The Southbank Centre in London is facing closure until at least April 2021 and has warned it will have used all of its reserves by the end of the financial year, as it becomes the latest major arts organisation to call for urgent government support.
In a statement outlining how the pandemic has impacted its operations, the Southbank Centre said it was forecasting a best case scenario of £5 million of losses by the end of the 2020/21 financial year.
However, to achieve this it said it will have needed £4 million support from the Government’s furlough scheme and will have used the remainder of its £19.2m annual grant from Arts Council England to effectively mothball its buildings.
It warned that the organisation would “cease to be a going concern before the end of the year if further urgent support is not secured” and added there will be staff redundancies if additional support is not possible.
The Southbank Centre’s annual Arts Council England grant represents 37% of its income and it said the mandatory closure of the venue’s bars and restaurants had led to the “immediate and catastrophic loss of 60% of its income”.
It said there would be hardly any artistic activity throughout 2020/21 as to “present anything like a normal range of events would have seen the losses rise to around £11 million", given the “restrictions that social distancing impose on the ability to realise workable ticket revenue”.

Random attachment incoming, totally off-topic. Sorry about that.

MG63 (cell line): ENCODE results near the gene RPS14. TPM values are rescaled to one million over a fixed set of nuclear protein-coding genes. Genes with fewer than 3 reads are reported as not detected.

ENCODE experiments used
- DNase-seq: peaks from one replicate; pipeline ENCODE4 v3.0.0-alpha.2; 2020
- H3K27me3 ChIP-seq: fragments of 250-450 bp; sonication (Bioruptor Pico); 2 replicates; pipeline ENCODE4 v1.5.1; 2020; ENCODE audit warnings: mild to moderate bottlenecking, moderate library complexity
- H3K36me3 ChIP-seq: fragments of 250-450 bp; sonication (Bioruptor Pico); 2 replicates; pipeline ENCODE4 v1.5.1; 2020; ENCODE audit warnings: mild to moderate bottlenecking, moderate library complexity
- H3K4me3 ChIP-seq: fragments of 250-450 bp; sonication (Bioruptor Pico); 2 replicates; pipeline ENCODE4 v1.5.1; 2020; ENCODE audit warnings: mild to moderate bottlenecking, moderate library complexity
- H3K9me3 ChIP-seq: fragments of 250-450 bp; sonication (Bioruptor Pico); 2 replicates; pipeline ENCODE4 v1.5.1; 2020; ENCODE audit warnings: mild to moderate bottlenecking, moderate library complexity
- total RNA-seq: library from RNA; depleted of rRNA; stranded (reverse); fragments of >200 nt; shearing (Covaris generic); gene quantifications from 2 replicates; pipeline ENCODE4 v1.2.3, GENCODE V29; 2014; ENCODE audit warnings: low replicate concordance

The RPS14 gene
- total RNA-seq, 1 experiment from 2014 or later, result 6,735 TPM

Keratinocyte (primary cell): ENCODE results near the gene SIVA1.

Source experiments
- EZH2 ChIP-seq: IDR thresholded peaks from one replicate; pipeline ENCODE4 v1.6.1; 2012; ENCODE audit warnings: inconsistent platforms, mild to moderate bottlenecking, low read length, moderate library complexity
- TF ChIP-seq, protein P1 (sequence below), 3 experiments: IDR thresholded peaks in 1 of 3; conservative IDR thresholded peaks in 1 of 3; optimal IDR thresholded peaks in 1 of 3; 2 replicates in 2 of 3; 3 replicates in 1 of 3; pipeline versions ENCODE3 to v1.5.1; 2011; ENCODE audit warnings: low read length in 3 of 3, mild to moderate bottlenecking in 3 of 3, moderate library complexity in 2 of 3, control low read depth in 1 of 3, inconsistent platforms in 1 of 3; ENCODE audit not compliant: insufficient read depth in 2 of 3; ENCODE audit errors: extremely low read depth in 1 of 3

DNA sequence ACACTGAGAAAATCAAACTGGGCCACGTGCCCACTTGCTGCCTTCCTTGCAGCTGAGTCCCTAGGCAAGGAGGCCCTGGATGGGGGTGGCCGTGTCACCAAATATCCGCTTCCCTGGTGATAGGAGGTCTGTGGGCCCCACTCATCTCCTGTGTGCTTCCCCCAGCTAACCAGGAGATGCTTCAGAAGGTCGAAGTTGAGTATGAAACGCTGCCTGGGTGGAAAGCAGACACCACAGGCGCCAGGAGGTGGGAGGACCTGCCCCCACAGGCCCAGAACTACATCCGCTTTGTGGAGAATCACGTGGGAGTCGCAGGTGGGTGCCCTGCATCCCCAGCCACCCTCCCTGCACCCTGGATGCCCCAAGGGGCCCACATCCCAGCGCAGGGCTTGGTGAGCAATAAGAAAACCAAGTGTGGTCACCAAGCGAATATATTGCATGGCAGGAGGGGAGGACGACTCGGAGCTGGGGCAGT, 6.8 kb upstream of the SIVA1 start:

Wile social-distancing measures remains in place, its venues are unlikely to be able to re-open until April 2021, it added, claiming restricting audience capacity would see the organisation lose more money by opening than it could generate.
Warning that all of its output - including the work of its eight orchestras and learning programmes - is under “significant threat”, it called on the government to provide more support, including extending the furloughing scheme until October, developing a large-scale “intervention to support the arts sector as it navigates this crisis" and support for self-employed artists and musicians who do not qualify under the current financial support schemes.
Chief executive Elaine Bedell said the centre joined "a number of other organisations and venues in sounding the alarm about the long-term health of UK arts and culture".
“It is with an incredibly heavy heart that we today share further details about the future of the Southbank Centre. We know we are not alone in this and stand with our friends, partners, and colleagues - both here in the UK and abroad - during this time of unprecedented challenge," she said.
The announcement comes as the Southbank Centre makes preparations to cancel events from September to November 2020. The organisation said it was considering the option of broadcasting concerts from behind closed-doors from the autumn to spring next year.